Affordable housing, it’s a hot-button issue in Rochester and something so many struggles with on a daily basis, medical experts from across the nation were addressing the topic in a way we don’t always think about –from a health perspective.
“When people don’t have housing, when they don’t have a place to call home when they don’t have a place to lay their head, number one, their stress levels go through the roof,” said Dave Dunn, executive director at Olmsted County Housing and Redevelopment Authority.
In the past five years, 5,000 housing units were built in Olmsted County, but only 10 percent are considered “affordable.”
“Having poor quality or unstable housing is one of the most potent forms of toxic stress, so what we’re finding is that it really is directly negatively affecting the well-being of people who are living in low-quality housing or have to move often,” said Dr. Douglas Jutte, who’s been studying health as it relates to housing, for years.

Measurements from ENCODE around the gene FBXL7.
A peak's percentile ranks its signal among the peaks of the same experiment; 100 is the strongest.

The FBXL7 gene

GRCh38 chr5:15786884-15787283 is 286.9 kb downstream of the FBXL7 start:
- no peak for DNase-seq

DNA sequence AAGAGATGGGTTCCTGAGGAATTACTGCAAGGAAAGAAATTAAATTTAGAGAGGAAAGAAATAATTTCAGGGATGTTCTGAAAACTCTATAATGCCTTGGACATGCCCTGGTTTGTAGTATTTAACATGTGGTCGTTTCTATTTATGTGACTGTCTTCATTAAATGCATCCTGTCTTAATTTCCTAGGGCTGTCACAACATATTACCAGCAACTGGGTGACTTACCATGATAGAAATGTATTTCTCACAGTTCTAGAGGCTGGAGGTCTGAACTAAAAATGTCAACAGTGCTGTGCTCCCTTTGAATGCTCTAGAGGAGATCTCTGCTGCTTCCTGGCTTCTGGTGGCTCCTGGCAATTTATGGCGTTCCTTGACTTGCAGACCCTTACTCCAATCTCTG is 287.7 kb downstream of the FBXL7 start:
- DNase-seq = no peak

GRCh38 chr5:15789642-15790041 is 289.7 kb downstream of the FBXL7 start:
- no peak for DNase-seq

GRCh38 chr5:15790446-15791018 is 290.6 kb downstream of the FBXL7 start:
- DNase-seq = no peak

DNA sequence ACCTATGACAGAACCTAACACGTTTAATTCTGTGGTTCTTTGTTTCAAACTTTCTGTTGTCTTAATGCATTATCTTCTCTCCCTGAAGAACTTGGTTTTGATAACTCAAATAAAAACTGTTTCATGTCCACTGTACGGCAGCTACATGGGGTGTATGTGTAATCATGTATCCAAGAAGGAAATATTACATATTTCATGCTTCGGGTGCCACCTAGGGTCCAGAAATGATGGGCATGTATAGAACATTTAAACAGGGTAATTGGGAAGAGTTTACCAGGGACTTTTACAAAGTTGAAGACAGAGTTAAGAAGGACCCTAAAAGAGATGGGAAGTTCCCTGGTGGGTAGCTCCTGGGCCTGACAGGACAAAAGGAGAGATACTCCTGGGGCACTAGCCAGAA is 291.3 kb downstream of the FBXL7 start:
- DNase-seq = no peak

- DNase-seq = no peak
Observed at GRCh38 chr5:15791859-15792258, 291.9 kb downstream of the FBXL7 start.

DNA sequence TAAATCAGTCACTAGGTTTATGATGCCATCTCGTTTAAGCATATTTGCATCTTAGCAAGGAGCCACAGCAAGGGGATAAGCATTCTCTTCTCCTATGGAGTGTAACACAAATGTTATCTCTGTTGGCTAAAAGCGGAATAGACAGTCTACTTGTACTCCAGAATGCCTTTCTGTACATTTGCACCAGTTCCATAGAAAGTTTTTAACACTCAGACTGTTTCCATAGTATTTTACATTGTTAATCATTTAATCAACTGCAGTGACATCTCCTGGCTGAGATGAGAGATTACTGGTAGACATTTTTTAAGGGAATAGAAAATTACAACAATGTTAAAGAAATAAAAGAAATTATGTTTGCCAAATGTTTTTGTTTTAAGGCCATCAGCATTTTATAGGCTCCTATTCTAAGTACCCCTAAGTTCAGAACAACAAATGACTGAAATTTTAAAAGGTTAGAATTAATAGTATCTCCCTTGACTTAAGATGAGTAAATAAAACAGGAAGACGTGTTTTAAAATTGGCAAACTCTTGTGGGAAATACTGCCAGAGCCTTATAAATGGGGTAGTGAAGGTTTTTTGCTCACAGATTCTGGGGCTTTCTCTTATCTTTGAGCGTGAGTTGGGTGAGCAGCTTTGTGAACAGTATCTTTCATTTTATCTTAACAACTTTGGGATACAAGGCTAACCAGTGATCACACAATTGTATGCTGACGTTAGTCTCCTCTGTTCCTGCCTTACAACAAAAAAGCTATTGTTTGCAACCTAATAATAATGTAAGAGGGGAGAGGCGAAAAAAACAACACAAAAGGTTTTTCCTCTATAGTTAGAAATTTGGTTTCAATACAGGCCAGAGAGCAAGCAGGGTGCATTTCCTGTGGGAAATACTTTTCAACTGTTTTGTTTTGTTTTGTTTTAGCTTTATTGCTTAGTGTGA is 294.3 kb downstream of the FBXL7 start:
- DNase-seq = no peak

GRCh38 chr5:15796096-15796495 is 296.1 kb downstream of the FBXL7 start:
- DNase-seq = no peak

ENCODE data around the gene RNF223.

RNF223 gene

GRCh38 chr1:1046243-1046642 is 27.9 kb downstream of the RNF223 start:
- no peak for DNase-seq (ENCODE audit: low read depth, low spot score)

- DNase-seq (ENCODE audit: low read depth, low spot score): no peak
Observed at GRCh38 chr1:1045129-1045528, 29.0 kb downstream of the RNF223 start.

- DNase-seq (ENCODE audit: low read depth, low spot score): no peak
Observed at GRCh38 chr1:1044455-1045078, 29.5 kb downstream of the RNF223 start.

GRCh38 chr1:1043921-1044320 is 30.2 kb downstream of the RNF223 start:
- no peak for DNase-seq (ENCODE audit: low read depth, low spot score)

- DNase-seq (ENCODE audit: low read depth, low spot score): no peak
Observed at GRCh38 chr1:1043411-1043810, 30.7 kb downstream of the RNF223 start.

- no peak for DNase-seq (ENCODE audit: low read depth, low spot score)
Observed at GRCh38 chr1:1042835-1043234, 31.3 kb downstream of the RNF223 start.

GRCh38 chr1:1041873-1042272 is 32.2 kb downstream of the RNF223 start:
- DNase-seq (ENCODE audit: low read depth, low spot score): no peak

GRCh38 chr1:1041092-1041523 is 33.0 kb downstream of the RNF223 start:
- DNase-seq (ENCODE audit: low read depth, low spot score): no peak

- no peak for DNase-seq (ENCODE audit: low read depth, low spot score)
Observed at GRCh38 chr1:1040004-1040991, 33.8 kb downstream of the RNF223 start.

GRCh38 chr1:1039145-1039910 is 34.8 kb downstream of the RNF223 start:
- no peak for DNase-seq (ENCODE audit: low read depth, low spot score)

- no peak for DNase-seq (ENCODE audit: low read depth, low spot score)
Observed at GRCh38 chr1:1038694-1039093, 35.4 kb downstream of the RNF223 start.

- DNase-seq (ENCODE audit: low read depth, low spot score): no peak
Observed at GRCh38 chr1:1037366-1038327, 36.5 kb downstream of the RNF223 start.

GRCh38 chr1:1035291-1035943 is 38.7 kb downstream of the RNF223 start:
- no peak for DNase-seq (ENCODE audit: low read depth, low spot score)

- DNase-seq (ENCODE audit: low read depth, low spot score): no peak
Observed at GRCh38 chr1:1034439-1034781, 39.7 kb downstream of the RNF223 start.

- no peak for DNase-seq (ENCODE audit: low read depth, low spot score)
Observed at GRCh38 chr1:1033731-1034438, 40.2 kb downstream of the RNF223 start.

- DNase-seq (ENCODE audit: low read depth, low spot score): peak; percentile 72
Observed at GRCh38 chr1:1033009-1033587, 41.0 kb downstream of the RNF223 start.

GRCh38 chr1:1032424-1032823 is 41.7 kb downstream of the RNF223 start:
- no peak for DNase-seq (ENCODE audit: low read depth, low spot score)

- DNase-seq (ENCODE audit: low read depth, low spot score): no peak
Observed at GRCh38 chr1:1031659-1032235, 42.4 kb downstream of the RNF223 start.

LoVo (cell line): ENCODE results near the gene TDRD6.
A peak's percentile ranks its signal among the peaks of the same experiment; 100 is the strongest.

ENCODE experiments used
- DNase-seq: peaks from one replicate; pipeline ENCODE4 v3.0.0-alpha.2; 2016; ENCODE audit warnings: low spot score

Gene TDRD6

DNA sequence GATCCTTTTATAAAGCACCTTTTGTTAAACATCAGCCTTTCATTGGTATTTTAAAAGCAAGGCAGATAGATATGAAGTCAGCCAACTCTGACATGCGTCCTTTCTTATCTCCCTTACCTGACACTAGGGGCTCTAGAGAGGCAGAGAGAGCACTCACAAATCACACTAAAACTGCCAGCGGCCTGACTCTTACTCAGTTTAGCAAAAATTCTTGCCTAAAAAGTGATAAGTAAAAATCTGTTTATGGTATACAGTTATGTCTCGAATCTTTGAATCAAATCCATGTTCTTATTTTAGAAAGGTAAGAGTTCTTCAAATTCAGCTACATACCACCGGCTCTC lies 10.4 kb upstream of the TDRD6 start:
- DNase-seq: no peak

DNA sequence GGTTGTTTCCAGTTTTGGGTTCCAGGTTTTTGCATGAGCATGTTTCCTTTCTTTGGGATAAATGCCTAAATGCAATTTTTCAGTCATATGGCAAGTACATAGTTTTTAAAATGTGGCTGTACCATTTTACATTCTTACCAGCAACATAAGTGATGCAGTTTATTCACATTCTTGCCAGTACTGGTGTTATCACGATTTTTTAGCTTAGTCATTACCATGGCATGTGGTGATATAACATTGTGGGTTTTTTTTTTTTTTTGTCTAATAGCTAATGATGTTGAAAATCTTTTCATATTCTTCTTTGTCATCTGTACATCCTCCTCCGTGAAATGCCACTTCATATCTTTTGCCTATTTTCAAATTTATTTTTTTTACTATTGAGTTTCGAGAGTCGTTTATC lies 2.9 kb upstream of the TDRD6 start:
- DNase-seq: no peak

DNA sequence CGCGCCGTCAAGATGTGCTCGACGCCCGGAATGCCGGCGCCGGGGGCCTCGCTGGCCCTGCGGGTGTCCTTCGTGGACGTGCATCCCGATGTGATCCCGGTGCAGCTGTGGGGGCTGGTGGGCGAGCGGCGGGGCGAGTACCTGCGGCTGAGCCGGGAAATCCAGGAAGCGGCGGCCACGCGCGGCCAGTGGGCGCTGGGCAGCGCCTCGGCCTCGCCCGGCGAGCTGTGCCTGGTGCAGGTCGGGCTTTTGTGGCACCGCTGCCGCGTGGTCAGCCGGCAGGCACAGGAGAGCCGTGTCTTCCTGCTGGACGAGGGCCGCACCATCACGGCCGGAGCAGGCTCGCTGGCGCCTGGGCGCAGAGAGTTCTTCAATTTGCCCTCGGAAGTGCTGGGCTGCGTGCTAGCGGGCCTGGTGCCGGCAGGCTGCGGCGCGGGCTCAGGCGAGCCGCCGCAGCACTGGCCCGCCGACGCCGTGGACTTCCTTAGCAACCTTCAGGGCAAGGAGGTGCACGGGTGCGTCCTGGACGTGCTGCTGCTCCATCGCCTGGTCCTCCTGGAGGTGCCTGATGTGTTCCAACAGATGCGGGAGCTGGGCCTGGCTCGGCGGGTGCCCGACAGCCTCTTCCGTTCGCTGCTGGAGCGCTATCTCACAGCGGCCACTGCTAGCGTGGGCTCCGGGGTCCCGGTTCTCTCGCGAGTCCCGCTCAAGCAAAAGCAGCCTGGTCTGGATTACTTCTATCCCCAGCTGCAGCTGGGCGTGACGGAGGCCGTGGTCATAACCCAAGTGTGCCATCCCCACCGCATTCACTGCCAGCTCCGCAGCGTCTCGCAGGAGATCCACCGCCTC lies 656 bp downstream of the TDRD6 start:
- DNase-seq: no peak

“We’ve seen more and more that your zip code, your health depends on your zip code,” Dunn said.
At Mayo’s Transform Conference, Dr. Jutte talked about how health happens in neighborhoods.
“Things like housing, things like access to a park, like grocery stores, good transportation, decent jobs, how are the schools,” Dr. Jutte said.
“How do we help an area holistically with the physical improvements and looking at the people inside,” Dunn said, explaining it’s something the OCHRA has been incorporating.
Dr. Jutte said despite appearances, affordable housing is a great investment.
“There are lots – billions, trillions of dollars being spent on medical care for avoidable, chronic diseases. Some of that money could be spent to help keep people healthy in the first place,” he said.
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